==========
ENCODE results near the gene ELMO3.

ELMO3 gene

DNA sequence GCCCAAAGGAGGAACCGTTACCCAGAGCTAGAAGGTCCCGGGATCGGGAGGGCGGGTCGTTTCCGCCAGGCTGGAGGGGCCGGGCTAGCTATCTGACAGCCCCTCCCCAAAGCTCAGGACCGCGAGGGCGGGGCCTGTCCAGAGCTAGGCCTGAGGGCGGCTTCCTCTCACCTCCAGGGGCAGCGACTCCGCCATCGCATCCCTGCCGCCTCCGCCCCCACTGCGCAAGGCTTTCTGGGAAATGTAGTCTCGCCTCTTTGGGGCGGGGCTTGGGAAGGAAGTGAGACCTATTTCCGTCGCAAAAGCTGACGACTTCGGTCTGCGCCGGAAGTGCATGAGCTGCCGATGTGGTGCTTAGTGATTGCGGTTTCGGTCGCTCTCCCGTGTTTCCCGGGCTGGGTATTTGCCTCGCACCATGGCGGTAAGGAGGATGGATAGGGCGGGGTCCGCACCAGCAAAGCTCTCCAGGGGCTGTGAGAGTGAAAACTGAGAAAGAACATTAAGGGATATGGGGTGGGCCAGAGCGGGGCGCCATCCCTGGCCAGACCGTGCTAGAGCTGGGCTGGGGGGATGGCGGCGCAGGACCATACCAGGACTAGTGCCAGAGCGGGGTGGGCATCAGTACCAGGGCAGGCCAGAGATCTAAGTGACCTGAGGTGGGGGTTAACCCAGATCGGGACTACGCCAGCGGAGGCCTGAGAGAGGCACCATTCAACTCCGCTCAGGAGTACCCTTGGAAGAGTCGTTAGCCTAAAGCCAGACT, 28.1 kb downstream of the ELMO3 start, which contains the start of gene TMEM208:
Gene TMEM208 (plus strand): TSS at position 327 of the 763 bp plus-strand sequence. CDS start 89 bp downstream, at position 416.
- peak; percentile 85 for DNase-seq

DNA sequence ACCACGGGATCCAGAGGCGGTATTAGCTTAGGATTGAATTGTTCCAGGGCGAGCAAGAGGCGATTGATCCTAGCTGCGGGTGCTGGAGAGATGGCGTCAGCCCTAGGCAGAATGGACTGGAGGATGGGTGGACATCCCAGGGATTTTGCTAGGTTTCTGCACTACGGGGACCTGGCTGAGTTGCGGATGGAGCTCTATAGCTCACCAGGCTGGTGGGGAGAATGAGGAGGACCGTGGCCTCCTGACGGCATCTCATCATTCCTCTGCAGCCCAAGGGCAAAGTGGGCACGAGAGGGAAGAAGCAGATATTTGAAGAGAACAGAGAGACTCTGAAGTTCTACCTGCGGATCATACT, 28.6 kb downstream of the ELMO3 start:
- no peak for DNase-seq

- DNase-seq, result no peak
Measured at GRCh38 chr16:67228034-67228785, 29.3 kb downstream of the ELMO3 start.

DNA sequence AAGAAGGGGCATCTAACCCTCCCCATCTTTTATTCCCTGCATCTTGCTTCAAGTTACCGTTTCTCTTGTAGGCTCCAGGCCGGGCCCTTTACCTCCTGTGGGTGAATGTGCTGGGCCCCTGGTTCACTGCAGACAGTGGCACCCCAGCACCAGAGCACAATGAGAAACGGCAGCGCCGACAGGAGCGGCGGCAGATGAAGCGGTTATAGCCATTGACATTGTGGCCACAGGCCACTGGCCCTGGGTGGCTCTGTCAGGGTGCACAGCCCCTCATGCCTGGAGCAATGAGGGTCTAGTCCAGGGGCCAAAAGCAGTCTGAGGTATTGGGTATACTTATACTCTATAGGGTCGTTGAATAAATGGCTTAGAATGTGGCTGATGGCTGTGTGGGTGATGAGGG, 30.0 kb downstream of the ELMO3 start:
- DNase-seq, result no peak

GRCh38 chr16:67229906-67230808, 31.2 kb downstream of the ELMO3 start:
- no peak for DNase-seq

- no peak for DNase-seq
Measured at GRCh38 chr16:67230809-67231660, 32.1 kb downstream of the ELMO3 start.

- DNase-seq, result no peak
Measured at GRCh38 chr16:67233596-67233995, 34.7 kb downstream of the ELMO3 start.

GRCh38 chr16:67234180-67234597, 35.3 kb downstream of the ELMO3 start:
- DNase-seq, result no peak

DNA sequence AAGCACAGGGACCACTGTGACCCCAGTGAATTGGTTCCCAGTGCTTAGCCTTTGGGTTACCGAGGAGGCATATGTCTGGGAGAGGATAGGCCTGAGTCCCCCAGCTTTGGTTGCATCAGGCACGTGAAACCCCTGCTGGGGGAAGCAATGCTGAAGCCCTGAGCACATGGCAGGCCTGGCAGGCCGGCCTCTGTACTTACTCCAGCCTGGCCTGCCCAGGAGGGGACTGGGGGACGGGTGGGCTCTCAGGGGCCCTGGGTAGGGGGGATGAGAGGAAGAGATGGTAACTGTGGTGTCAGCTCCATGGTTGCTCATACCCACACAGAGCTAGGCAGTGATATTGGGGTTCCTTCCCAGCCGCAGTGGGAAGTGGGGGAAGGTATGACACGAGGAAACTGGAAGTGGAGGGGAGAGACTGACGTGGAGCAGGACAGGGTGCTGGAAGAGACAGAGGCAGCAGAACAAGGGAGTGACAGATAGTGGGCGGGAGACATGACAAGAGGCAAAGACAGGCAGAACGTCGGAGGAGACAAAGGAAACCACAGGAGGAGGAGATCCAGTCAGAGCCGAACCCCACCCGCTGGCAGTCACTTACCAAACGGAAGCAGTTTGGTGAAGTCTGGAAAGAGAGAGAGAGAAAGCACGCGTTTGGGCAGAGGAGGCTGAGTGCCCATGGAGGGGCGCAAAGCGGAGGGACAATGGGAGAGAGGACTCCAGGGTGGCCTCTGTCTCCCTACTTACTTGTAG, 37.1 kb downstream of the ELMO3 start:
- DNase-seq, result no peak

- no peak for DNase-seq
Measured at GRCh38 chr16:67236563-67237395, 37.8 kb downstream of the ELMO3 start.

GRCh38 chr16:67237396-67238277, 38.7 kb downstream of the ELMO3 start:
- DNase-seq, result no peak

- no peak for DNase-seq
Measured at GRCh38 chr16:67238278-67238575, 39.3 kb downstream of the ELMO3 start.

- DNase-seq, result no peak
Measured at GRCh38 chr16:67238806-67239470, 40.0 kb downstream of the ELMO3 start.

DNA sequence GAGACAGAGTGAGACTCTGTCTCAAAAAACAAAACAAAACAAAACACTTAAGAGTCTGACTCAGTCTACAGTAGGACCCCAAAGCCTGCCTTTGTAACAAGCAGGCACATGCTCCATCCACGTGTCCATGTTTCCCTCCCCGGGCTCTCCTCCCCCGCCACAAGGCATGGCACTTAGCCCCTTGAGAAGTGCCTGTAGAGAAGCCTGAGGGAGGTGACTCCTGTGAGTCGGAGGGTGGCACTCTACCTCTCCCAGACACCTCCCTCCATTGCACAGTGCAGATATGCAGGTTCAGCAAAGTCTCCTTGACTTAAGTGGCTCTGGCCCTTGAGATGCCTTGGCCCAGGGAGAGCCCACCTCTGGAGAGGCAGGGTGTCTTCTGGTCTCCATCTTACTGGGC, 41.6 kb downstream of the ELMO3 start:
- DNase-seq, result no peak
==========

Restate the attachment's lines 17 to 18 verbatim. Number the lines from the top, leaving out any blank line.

Measured at GRCh38 chr16:67233596-67233995, 34.7 kb downstream of the ELMO3 start.

GRCh38 chr16:67234180-67234597, 35.3 kb downstream of the ELMO3 start: